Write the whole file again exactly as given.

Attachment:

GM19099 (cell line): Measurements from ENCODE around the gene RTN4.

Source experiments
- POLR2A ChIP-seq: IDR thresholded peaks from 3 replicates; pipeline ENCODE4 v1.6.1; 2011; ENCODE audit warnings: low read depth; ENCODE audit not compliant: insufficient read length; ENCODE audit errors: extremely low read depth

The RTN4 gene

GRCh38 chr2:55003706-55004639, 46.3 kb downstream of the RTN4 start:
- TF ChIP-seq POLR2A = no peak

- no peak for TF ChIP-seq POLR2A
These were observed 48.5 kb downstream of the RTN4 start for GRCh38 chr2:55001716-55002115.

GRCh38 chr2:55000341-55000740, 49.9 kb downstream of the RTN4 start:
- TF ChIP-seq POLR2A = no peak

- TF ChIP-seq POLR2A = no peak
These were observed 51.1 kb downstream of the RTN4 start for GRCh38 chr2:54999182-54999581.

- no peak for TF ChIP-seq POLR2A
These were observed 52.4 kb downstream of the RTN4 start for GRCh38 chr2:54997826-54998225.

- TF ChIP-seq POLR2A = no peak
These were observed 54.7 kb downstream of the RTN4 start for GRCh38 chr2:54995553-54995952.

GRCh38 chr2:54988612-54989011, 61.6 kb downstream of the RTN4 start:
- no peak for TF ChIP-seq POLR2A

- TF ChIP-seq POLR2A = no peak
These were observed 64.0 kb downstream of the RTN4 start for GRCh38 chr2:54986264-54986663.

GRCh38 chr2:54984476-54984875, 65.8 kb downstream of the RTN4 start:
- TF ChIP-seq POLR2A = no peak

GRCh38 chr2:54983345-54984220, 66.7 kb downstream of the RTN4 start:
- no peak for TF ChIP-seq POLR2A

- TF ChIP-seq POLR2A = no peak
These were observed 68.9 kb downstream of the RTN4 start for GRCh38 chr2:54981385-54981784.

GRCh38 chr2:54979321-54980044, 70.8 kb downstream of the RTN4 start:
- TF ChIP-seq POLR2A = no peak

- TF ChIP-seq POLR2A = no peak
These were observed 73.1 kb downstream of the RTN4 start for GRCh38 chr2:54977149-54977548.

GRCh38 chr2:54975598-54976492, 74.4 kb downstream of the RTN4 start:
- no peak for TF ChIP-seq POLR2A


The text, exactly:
GM19099 (cell line): Measurements from ENCODE around the gene RTN4.

Source experiments
- POLR2A ChIP-seq: IDR thresholded peaks from 3 replicates; pipeline ENCODE4 v1.6.1; 2011; ENCODE audit warnings: low read depth; ENCODE audit not compliant: insufficient read length; ENCODE audit errors: extremely low read depth

The RTN4 gene

GRCh38 chr2:55003706-55004639, 46.3 kb downstream of the RTN4 start:
- TF ChIP-seq POLR2A = no peak

- no peak for TF ChIP-seq POLR2A
These were observed 48.5 kb downstream of the RTN4 start for GRCh38 chr2:55001716-55002115.

GRCh38 chr2:55000341-55000740, 49.9 kb downstream of the RTN4 start:
- TF ChIP-seq POLR2A = no peak

- TF ChIP-seq POLR2A = no peak
These were observed 51.1 kb downstream of the RTN4 start for GRCh38 chr2:54999182-54999581.

- no peak for TF ChIP-seq POLR2A
These were observed 52.4 kb downstream of the RTN4 start for GRCh38 chr2:54997826-54998225.

- TF ChIP-seq POLR2A = no peak
These were observed 54.7 kb downstream of the RTN4 start for GRCh38 chr2:54995553-54995952.

GRCh38 chr2:54988612-54989011, 61.6 kb downstream of the RTN4 start:
- no peak for TF ChIP-seq POLR2A

- TF ChIP-seq POLR2A = no peak
These were observed 64.0 kb downstream of the RTN4 start for GRCh38 chr2:54986264-54986663.

GRCh38 chr2:54984476-54984875, 65.8 kb downstream of the RTN4 start:
- TF ChIP-seq POLR2A = no peak

GRCh38 chr2:54983345-54984220, 66.7 kb downstream of the RTN4 start:
- no peak for TF ChIP-seq POLR2A

- TF ChIP-seq POLR2A = no peak
These were observed 68.9 kb downstream of the RTN4 start for GRCh38 chr2:54981385-54981784.

GRCh38 chr2:54979321-54980044, 70.8 kb downstream of the RTN4 start:
- TF ChIP-seq POLR2A = no peak

- TF ChIP-seq POLR2A = no peak
These were observed 73.1 kb downstream of the RTN4 start for GRCh38 chr2:54977149-54977548.

GRCh38 chr2:54975598-54976492, 74.4 kb downstream of the RTN4 start:
- no peak for TF ChIP-seq POLR2A